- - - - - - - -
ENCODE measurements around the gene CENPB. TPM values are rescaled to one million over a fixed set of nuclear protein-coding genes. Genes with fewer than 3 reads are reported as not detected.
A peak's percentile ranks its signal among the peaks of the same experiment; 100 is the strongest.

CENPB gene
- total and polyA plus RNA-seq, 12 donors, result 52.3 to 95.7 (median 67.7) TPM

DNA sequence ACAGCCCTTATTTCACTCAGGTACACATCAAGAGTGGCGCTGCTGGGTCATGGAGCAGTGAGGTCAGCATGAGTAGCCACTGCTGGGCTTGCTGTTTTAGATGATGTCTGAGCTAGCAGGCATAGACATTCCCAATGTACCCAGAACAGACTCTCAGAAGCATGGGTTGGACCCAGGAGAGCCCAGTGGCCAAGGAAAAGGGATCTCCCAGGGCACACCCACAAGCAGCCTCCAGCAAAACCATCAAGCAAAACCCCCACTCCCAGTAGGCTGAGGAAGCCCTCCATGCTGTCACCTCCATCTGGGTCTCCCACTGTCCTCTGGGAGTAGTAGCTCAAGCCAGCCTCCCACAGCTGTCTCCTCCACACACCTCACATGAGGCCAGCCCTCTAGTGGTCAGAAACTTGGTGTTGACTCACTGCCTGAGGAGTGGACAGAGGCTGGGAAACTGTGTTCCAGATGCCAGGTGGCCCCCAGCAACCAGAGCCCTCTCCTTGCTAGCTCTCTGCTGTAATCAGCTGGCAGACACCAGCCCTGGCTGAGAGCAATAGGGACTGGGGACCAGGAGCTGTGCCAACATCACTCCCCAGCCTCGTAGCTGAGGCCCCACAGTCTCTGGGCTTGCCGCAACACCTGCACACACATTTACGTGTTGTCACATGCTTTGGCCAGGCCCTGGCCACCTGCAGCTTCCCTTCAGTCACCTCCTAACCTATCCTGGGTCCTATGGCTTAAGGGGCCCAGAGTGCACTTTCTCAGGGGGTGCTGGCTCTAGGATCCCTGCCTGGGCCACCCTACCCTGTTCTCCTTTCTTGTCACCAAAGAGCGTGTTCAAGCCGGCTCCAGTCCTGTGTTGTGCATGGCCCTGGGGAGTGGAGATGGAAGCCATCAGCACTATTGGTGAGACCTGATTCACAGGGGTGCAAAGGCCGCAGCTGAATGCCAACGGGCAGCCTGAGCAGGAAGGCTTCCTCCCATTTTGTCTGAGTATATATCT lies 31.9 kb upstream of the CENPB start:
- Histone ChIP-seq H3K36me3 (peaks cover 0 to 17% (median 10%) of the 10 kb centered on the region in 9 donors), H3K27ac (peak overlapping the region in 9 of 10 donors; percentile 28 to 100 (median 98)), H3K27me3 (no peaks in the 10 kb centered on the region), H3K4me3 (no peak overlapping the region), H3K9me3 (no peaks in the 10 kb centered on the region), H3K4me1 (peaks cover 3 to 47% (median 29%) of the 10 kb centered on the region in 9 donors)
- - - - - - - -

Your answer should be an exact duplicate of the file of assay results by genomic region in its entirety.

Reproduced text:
ENCODE measurements around the gene CENPB. TPM values are rescaled to one million over a fixed set of nuclear protein-coding genes. Genes with fewer than 3 reads are reported as not detected.
A peak's percentile ranks its signal among the peaks of the same experiment; 100 is the strongest.

CENPB gene
- total and polyA plus RNA-seq, 12 donors, result 52.3 to 95.7 (median 67.7) TPM

DNA sequence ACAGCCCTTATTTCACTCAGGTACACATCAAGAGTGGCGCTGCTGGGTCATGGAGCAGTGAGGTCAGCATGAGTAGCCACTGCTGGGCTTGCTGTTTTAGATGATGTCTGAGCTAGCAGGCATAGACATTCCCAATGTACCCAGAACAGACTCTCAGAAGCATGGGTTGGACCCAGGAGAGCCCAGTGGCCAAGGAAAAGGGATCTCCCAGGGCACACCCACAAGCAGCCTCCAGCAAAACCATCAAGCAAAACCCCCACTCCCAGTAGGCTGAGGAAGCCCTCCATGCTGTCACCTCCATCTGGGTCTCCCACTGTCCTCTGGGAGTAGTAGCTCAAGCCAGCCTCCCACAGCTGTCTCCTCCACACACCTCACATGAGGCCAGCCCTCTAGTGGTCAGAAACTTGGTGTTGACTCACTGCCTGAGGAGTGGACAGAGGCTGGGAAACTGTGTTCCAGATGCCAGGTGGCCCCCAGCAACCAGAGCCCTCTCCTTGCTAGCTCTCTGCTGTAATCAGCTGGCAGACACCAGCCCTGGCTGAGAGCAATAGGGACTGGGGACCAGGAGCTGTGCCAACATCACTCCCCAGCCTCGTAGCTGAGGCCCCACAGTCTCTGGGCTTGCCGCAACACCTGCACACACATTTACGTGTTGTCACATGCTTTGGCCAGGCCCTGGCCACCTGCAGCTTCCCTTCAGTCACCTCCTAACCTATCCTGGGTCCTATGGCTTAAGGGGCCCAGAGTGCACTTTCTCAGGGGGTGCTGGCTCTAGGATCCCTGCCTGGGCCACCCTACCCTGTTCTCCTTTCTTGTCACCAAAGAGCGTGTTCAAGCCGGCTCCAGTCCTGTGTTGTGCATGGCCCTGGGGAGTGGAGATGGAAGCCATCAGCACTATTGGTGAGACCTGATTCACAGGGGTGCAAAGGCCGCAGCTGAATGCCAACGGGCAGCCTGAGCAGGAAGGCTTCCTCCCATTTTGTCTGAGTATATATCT lies 31.9 kb upstream of the CENPB start:
- Histone ChIP-seq H3K36me3 (peaks cover 0 to 17% (median 10%) of the 10 kb centered on the region in 9 donors), H3K27ac (peak overlapping the region in 9 of 10 donors; percentile 28 to 100 (median 98)), H3K27me3 (no peaks in the 10 kb centered on the region), H3K4me3 (no peak overlapping the region), H3K9me3 (no peaks in the 10 kb centered on the region), H3K4me1 (peaks cover 3 to 47% (median 29%) of the 10 kb centered on the region in 9 donors)